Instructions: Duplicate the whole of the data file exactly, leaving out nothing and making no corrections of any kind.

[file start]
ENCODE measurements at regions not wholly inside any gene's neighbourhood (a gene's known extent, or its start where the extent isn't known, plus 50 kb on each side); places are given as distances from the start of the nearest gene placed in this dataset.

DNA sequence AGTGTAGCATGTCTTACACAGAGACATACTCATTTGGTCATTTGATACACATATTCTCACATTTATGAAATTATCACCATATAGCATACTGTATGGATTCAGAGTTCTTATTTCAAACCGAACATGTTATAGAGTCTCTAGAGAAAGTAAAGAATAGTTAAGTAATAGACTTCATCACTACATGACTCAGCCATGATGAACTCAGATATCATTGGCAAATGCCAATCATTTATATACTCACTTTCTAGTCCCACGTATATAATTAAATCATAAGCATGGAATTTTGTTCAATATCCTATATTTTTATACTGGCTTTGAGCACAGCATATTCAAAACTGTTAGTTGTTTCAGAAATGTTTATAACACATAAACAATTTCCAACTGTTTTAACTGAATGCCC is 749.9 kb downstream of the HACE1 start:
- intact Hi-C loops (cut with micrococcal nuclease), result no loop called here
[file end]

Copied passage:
ENCODE measurements at regions not wholly inside any gene's neighbourhood (a gene's known extent, or its start where the extent isn't known, plus 50 kb on each side); places are given as distances from the start of the nearest gene placed in this dataset.

DNA sequence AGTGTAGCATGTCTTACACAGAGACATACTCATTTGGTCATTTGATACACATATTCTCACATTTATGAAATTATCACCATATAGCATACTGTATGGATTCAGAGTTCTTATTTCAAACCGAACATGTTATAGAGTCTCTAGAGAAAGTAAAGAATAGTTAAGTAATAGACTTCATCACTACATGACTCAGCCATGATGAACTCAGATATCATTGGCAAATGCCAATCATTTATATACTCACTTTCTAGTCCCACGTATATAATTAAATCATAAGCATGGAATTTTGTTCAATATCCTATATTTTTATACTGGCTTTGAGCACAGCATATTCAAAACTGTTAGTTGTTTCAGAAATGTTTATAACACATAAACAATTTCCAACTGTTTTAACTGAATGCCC is 749.9 kb downstream of the HACE1 start:
- intact Hi-C loops (cut with micrococcal nuclease), result no loop called here